|Publication number||US5126068 A|
|Application number||US 07/654,864|
|Publication date||Jun 30, 1992|
|Filing date||Feb 13, 1991|
|Priority date||May 5, 1989|
|Also published as||CA2004310A1, CA2004310C|
|Publication number||07654864, 654864, US 5126068 A, US 5126068A, US-A-5126068, US5126068 A, US5126068A|
|Inventors||John J. Burke, Robert R. Roelofs|
|Original Assignee||Burke John J, Roelofs Robert R|
|Export Citation||BiBTeX, EndNote, RefMan|
|Patent Citations (22), Non-Patent Citations (2), Referenced by (64), Classifications (15), Legal Events (5)|
|External Links: USPTO, USPTO Assignment, Espacenet|
This is a continuation of co-pending application Ser. No. 07/348,268 filed on May 5, 1989, now abandoned.
1. Field of the Invention
The present invention relates to glass or glossy surface cleaning compositions containing certain polyoxypropylene/polyoxyethylene copolymer surfactants, organic solvents, pH adjustors and water which provides improved cleaning without the normally high levels of organic solvents or other performance additives usually used in such cleaning compositions
The present invention further relates to glass or glossy hard surface cleaning compositions, especially glass cleaning compositions consisting of organic solvents, polycarboxylates, pH adjustors and certain polyoxypropylene/polyoxyethylene copolymer surfactants which, together, produce a synergistic effect and exhibit cleaning capabilities which are unexpected and represent an advance in the art.
2. Description of the Related Art
Keyes et al, U.S. Pat. No. 4,606,842 disclose cleaning compositions for glass and similar glossy hard surfaces. The compositions contain polyacrylic resins which may be comprised of a polyacrylic acid or a mixture of polyacrylic acid and an acrylic polymer complex with a phosphinate or sulfur containing moiety which is used as a builder in an aqueous glass cleaning composition of the spray on, wipe-off type containing an organic solvent system and at least one detergent surface active agent. The polyacrylic resin is of a low molecular weight and is used as a substitute builder. There is no showing of performance enhancement with the specific nonionic polyoxyalkylene block copolymers useful in the present invention.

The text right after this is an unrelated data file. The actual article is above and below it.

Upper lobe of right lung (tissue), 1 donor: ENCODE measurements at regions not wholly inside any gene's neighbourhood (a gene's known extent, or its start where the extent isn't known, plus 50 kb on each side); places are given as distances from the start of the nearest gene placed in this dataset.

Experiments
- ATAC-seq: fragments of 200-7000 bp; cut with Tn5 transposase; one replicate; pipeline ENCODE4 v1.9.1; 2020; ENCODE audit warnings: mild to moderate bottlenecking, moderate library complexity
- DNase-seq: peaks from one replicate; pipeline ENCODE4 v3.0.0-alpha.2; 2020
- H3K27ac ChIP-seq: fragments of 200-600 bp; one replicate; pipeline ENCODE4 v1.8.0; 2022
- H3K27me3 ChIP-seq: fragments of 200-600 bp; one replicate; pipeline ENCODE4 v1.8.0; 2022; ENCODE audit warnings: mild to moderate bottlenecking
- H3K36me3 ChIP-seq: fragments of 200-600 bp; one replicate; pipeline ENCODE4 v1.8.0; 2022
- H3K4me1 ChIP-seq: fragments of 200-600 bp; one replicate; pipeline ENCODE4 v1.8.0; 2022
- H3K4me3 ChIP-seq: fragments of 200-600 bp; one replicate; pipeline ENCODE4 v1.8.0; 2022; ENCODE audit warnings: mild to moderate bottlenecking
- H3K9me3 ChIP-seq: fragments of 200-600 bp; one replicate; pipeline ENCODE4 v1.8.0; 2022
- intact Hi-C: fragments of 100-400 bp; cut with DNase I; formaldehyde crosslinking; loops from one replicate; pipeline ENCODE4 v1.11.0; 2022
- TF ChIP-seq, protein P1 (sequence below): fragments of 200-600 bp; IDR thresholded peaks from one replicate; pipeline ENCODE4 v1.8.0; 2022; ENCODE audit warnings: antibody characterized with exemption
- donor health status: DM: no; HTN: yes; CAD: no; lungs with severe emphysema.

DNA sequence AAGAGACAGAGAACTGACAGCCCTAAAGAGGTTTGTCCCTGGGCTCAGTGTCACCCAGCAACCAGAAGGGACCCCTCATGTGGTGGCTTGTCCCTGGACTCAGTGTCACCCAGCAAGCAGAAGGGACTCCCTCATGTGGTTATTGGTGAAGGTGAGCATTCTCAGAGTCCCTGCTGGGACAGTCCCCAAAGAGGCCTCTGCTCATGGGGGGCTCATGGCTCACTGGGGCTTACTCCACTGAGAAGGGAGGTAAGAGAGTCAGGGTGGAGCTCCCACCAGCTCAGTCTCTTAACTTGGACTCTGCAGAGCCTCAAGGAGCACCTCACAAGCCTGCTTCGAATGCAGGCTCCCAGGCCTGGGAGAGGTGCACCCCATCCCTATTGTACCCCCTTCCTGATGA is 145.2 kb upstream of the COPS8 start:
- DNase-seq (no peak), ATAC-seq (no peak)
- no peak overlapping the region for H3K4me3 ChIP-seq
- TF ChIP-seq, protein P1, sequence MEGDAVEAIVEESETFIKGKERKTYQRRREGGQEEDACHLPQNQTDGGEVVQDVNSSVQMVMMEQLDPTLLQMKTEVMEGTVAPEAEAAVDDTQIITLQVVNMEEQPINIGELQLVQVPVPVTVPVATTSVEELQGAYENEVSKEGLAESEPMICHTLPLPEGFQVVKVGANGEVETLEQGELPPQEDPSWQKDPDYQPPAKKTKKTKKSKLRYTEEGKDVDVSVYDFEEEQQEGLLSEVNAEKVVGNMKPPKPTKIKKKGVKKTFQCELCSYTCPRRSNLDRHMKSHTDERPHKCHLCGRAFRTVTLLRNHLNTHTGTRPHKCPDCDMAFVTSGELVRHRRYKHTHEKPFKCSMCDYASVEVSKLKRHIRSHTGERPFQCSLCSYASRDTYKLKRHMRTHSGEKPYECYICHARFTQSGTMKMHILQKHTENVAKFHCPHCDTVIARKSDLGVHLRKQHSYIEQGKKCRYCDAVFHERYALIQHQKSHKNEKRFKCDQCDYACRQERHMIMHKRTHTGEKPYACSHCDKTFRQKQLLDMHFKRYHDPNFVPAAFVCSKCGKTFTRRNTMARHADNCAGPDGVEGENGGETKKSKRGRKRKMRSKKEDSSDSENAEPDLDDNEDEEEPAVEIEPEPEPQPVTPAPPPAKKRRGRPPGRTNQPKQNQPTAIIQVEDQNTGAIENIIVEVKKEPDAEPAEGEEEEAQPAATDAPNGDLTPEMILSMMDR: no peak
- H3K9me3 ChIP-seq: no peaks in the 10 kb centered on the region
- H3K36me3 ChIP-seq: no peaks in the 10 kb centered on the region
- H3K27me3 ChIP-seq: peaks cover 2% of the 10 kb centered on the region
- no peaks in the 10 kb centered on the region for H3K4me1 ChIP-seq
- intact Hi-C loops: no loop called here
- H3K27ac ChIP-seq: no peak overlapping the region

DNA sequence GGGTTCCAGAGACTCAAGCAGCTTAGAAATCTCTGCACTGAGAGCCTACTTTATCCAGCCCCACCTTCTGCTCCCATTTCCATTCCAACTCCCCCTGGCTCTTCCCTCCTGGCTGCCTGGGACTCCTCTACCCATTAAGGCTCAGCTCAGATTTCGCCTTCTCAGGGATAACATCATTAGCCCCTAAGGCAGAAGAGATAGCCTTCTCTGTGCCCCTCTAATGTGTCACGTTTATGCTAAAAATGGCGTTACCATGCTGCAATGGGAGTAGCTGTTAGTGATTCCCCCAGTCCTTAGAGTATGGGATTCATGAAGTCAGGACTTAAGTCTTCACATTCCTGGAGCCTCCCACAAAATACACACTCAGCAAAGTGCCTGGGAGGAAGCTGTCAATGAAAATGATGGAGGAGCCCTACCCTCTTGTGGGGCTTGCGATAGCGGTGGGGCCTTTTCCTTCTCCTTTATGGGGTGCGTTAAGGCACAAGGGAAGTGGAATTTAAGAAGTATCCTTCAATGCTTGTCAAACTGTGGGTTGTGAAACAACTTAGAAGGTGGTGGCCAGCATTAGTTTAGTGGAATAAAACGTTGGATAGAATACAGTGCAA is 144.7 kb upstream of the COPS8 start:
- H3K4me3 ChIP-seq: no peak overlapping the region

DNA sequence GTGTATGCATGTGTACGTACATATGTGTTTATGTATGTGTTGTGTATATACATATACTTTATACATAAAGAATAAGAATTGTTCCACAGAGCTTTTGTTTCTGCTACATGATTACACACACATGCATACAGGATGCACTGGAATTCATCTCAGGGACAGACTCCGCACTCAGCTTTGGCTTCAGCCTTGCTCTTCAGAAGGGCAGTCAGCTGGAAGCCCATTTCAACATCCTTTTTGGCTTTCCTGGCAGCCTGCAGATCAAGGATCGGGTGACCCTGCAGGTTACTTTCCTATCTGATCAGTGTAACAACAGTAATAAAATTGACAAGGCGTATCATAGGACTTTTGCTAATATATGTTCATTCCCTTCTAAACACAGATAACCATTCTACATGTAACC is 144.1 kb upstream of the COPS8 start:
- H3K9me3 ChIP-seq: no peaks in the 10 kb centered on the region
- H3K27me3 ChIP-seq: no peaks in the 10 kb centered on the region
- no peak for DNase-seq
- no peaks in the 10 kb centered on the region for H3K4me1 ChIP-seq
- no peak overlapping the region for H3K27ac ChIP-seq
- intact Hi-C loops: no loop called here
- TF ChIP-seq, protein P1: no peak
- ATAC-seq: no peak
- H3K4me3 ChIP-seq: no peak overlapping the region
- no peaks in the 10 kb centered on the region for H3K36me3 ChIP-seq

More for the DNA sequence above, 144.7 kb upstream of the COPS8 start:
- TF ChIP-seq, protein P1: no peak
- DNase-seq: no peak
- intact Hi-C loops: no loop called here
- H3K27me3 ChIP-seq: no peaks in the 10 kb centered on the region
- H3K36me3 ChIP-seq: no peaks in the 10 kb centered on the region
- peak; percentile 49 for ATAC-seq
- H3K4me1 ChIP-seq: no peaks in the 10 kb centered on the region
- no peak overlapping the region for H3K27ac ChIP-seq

Baker et al, U.S. Pat. No. 4,690,779 disclose hard surface cleaning compositions which are claimed to be non-streaking. There are disclosed therein chain polymers of polyacrylic acid in combination with certain nonionic surfactants which function together as hard surface cleaners. The polymers of the polyacrylic acid must have a molecular weight of below 5,000. In the present invention, the molecular weight of the polyacrylic copolymers is above 5,000 and the surfactants which are disclosed in Baker et al are not the same surfactants as those useful in the present invention.
Lamberti et al, U.S. Pat. No. 3,922,230 disclose oligomeric polyacrylates as builders in detergent compositions. There is no showing in Lamberti et al of the synergistic effect between the polyacrylates and certain nonionic surfactants to render improved hard surface cleaning compositions which are essentially streak free.
Denzinger et al, U.S. Pat. No. 4,725,655 disclose a preparation of copolymers of monoethylenically unsaturated mono- and dicarboxylic acids and anhydrides. Although these copolymers are useful in the composition of the present invention, there is no showing in Denzinger et al of the synergistic effect between certain copolymers prepared in this manner and certain nonionic block copolymers which together produce a hard surface cleaning composition which is substantially streak free and superior in performance to compositions of the prior art.
Smith et al, U.S. Pat. No. 4,673,523, disclose a cleaning solution comprising a water/alcohol mixture; an anionic surfactant; a glycol ether; an anionic polysulfonic acid; and an anhydride compound comprising an olefin/maleic anhydride copolymer, a monomeric cyclic anhydride or mixtures thereof. The olefin/maleic anhydride copolymer is a copolymer derived from substituted or unsubstituted maleic anhydride and a lower olefin in place of all or a portion of the cyclic anhydride. The maleic anhydride monomer is of the formula: ##STR3## wherein R and R1 are independently H, (C1 -C4) alkyl phenyl, or phenyl (C1 -C4) alkylene; and most preferably, R and R1 are H. The lower olefin component is preferably a (C2 -C4) olefin such as ethylene, propylene, butylene, isobutylene or isopropylene, and preferably is ethylene.